Bliss Station

Lately I seek to increase the number of moments where I experience happiness by plugging into the bliss of simply being alive. I practice 1-5 minute mindful breathing and pause to notice random things or people around me. The key of being is in the noticing.

The world has been put in timeout for 12 months. I mourn for the silent voices lost: over 500,000 humans in our country. More around the globe. If those voices could speak, what would they say?

I wonder what humans have discovered inside the safety protocol walls of a pandemic. Is there a general set of collective thoughts that bubble to the top of mind as important?

While reading Elizabeth Gilbert’s Big Magic, I leaned into the joy of art, creativity, writing, and the delight of doing (or not doing) what you feel called to do. She seemed to support a phrase that a friend and I discussed in recent months: “It all matters. And, it all doesn’t.” Do or don’t, Creativity will find a vessel to express itself.

My takeaway from her book was the encouragement to enjoy your art, enjoy your creative endeavors. For me, that is writing. Writing isn’t easy for me, but it is the very thing nestled and happening inside my brain almost all day long. Often my mind writes without my presence at a keyboard. What does your mind long to do?

A pleasant surprise listen from the library this weekend was The Power of Myth with Joseph Campbell and Bill Moyers. This is a fascinating group of interviews about the interwoven nature of beliefs around the world.

Two of my favorite takeaways are that the hero is prepared right before the task ahead and to connect with your bliss. This audio recording is packed full of great thoughts like how marriages that sacrifice to the relationship seem to last. If you sacrifice to the other person, you may grow weary since humans are flawed.

It is also important to change up activities in order to free up the mind. In March 2018, a friend in social work said there was a seminar totally unrelated to our jobs that looked interesting. Would I like to go?

Sure. My brain needed a break. I could learn about Bitcoin for a few hours. I had no idea what cryptocurrency was!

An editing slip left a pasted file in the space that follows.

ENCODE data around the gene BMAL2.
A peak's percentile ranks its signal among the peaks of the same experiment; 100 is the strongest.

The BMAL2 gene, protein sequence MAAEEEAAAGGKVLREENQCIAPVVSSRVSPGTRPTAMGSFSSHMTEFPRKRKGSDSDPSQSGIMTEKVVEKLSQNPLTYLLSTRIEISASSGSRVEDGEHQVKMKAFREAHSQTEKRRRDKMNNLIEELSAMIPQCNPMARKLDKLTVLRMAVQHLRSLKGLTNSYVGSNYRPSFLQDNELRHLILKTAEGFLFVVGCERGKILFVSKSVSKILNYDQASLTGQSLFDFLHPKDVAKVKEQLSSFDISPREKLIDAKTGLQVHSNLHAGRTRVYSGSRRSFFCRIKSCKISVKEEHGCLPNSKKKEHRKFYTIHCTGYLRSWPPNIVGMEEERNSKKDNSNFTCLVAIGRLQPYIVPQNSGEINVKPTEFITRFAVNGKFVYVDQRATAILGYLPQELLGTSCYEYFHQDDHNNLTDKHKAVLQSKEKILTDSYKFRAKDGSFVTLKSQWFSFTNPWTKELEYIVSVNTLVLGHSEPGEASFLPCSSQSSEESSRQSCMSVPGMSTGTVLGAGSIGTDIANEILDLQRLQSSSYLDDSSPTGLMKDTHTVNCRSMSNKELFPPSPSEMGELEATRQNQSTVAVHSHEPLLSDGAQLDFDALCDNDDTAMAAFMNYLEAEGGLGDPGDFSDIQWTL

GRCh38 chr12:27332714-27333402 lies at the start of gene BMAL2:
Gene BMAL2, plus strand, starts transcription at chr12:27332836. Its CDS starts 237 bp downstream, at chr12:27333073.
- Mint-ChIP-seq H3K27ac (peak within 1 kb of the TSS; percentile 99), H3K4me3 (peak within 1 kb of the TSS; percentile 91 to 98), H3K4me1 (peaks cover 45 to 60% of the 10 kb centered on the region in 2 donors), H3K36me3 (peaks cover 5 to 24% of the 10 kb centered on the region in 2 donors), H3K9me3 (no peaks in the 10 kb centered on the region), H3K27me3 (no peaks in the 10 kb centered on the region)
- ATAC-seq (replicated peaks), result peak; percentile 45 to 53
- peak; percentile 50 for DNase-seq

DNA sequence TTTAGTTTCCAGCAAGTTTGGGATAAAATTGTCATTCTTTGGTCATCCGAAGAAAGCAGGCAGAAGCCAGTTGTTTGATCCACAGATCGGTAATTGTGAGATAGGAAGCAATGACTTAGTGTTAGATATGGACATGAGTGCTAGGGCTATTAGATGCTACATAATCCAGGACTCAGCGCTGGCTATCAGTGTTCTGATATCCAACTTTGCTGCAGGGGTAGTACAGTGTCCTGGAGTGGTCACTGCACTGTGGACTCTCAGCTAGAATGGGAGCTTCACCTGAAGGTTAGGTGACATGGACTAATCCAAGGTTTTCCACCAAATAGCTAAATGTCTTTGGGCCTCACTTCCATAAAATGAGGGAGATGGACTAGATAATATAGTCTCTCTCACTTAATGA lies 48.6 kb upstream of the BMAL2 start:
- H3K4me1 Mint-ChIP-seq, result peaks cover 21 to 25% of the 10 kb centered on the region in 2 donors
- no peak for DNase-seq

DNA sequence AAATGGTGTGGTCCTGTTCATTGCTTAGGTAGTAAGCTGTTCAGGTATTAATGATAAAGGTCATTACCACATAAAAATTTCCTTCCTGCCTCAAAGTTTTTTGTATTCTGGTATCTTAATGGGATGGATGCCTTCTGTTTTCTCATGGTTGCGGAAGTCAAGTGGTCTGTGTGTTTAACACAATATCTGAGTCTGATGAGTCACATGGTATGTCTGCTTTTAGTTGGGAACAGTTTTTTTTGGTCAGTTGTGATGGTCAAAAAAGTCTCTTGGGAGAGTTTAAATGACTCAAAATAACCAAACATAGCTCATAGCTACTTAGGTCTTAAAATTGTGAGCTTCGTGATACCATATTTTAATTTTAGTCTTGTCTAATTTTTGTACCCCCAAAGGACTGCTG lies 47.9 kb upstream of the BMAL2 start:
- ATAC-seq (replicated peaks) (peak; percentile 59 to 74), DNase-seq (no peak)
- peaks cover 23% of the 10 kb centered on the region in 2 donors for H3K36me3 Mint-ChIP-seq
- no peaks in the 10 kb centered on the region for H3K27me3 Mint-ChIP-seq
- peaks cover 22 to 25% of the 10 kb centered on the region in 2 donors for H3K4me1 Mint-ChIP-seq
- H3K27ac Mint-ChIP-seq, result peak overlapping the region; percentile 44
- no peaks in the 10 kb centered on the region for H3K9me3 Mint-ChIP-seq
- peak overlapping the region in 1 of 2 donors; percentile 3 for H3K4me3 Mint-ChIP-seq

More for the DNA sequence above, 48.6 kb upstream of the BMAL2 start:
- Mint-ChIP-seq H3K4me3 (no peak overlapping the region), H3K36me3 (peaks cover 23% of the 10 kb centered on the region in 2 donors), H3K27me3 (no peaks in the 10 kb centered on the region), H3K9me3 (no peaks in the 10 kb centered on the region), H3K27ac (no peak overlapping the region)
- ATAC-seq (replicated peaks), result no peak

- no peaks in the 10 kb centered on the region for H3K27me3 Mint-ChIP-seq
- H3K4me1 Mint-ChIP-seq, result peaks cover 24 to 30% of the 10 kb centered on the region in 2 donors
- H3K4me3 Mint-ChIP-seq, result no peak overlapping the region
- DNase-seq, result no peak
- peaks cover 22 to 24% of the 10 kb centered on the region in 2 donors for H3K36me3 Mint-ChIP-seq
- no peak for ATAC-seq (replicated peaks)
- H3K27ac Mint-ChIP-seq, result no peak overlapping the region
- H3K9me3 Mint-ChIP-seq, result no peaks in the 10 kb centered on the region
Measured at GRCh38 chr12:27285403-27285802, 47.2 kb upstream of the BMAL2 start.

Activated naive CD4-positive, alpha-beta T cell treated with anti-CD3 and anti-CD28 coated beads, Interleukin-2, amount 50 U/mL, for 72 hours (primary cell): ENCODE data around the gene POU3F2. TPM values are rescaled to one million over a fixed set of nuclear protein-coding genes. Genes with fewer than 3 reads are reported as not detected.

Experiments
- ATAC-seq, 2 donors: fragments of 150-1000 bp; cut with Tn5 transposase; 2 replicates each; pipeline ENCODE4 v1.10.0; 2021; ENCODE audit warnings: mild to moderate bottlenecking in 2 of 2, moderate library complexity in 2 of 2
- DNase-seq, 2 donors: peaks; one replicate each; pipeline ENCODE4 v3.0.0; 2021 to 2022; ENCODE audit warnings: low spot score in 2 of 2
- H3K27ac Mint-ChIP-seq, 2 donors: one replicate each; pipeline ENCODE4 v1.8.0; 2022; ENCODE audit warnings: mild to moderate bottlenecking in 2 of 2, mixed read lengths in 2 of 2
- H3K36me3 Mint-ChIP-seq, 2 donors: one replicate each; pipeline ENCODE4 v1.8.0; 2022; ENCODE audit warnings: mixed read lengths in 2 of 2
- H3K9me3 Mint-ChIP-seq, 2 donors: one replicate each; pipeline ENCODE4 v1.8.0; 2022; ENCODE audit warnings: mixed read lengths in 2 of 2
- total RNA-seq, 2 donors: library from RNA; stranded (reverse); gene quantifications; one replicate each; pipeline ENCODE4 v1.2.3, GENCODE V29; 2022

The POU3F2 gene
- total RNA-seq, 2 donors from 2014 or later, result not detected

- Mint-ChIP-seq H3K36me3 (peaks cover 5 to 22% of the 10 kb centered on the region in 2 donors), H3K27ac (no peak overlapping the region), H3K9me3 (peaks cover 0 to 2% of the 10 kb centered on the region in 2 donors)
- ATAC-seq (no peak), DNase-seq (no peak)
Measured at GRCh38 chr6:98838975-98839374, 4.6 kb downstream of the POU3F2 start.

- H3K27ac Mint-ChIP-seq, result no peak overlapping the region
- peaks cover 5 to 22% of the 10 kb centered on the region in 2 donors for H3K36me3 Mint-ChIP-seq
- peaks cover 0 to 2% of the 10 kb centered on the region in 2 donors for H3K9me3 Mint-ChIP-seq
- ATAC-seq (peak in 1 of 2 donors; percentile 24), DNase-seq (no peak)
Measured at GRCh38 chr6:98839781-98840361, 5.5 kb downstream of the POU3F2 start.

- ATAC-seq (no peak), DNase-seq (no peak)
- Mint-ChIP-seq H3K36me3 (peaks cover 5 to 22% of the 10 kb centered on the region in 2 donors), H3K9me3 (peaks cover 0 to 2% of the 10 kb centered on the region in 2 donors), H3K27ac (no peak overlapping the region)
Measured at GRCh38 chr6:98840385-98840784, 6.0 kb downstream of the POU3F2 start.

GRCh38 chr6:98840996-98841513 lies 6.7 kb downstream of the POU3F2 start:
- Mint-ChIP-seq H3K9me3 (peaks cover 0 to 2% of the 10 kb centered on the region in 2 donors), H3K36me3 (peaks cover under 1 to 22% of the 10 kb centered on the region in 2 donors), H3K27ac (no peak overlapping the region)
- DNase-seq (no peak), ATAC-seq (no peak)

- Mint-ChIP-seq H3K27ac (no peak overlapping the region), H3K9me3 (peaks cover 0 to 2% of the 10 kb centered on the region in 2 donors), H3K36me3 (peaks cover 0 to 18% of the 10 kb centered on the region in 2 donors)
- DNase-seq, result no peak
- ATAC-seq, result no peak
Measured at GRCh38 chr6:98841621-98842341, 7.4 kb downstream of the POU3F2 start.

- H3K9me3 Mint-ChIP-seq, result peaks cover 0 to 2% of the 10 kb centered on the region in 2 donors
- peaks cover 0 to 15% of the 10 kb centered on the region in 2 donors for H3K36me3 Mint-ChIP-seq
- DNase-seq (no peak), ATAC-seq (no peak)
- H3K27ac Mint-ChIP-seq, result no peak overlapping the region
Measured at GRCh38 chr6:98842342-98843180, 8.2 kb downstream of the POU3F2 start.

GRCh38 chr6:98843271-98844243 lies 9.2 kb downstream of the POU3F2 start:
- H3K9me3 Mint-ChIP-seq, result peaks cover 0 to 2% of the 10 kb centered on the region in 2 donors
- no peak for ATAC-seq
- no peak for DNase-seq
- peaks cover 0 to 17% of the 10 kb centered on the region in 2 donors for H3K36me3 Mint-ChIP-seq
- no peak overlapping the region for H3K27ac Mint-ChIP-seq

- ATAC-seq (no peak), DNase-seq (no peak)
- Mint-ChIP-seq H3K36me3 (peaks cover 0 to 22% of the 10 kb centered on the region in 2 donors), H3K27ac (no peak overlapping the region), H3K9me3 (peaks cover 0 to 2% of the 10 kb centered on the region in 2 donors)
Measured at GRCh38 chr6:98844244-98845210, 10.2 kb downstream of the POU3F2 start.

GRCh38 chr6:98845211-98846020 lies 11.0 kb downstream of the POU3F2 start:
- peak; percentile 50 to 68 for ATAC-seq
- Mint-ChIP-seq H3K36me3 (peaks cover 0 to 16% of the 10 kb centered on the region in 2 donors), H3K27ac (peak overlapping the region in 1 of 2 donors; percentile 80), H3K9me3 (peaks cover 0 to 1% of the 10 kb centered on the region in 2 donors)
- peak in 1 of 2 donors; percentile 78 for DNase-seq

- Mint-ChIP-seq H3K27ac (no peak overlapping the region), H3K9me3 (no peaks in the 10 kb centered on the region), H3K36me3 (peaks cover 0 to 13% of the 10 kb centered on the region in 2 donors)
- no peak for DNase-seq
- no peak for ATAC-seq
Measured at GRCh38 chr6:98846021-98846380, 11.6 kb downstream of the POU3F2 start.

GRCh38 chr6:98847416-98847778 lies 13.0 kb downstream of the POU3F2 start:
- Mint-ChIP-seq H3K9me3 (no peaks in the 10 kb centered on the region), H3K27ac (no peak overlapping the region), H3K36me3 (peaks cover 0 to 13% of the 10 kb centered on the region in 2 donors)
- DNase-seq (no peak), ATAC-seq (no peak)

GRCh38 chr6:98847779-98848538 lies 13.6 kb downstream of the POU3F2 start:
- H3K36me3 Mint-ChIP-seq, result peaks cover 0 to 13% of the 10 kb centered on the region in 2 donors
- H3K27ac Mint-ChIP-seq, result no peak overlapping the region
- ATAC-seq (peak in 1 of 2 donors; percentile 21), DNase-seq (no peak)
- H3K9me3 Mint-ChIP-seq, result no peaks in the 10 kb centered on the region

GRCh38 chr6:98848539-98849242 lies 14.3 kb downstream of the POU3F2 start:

So we went: two ladies in a sea of men. My eyes glazed over. But bonus, I did not spend any time thinking about my life stress or work. It was fun to learn a tiny bit about something completely different.

When we walked away, I noticed how relaxed I felt that afternoon compared to the week overall. My brain had escaped. I felt better. Now I know that I was connecting to my bliss, which has nothing to do with Bitcoin.

My bliss involves learning. I love to learn. Crypto was the vehicle to my bliss station that day.

In Big Magic, Elizabeth Gilbert says this type of experience is what Einstein called “Combinatory Play“. When you spend time creatively or across disciplines, it can help free your brain to rest and then ease the return to your work. If you’ve never tried this, I invite you to spend a few minutes crafting, writing, drawing, doing whatever sounds fun at the moment.

Free your brain. Find your bliss.

Let’s enjoy more of our days.

Scorpions & Snow Plows

The subconscious mind is a place for truth though we may not recognize it at first glance.

Three nights this week included the constant noise of a mechanical bobcat in battle with the snow. I felt gratitude for the man driving the machine 12 hours at a time. I felt challenged by 3am continuous “beep, beep, beeps” that prohibited my ability to sleep.

I have struggled with bad dreams and waking up a smidge anxious for months anyway. Changes and stress have a way of demanding attention even when waking hours seem fine.